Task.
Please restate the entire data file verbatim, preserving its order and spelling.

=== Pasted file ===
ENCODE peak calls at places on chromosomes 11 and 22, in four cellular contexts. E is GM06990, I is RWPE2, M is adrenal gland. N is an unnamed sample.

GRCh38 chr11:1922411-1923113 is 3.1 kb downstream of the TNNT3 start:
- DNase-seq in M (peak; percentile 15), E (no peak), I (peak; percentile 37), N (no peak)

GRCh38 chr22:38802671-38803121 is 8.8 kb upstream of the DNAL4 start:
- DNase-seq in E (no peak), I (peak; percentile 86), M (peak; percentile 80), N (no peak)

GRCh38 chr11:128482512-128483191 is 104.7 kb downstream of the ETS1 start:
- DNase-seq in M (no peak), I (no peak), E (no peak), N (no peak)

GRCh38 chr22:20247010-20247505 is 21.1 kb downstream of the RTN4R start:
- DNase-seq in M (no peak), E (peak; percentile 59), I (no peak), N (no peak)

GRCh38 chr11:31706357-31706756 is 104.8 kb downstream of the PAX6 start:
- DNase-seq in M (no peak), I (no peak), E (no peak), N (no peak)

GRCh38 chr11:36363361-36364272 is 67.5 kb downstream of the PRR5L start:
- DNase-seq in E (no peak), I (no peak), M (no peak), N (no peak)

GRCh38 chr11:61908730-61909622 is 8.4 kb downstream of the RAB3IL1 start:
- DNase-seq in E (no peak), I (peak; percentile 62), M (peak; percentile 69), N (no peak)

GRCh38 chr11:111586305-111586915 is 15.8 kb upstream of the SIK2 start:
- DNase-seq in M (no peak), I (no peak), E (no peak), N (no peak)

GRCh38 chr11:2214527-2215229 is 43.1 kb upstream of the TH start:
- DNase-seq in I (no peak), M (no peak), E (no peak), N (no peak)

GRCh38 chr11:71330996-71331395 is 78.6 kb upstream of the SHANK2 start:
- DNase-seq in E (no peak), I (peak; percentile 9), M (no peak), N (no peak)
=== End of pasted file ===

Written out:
ENCODE peak calls at places on chromosomes 11 and 22, in four cellular contexts. E is GM06990, I is RWPE2, M is adrenal gland. N is an unnamed sample.

GRCh38 chr11:1922411-1923113 is 3.1 kb downstream of the TNNT3 start:
- DNase-seq in M (peak; percentile 15), E (no peak), I (peak; percentile 37), N (no peak)

GRCh38 chr22:38802671-38803121 is 8.8 kb upstream of the DNAL4 start:
- DNase-seq in E (no peak), I (peak; percentile 86), M (peak; percentile 80), N (no peak)

GRCh38 chr11:128482512-128483191 is 104.7 kb downstream of the ETS1 start:
- DNase-seq in M (no peak), I (no peak), E (no peak), N (no peak)

GRCh38 chr22:20247010-20247505 is 21.1 kb downstream of the RTN4R start:
- DNase-seq in M (no peak), E (peak; percentile 59), I (no peak), N (no peak)

GRCh38 chr11:31706357-31706756 is 104.8 kb downstream of the PAX6 start:
- DNase-seq in M (no peak), I (no peak), E (no peak), N (no peak)

GRCh38 chr11:36363361-36364272 is 67.5 kb downstream of the PRR5L start:
- DNase-seq in E (no peak), I (no peak), M (no peak), N (no peak)

GRCh38 chr11:61908730-61909622 is 8.4 kb downstream of the RAB3IL1 start:
- DNase-seq in E (no peak), I (peak; percentile 62), M (peak; percentile 69), N (no peak)

GRCh38 chr11:111586305-111586915 is 15.8 kb upstream of the SIK2 start:
- DNase-seq in M (no peak), I (no peak), E (no peak), N (no peak)

GRCh38 chr11:2214527-2215229 is 43.1 kb upstream of the TH start:
- DNase-seq in I (no peak), M (no peak), E (no peak), N (no peak)

GRCh38 chr11:71330996-71331395 is 78.6 kb upstream of the SHANK2 start:
- DNase-seq in E (no peak), I (peak; percentile 9), M (no peak), N (no peak)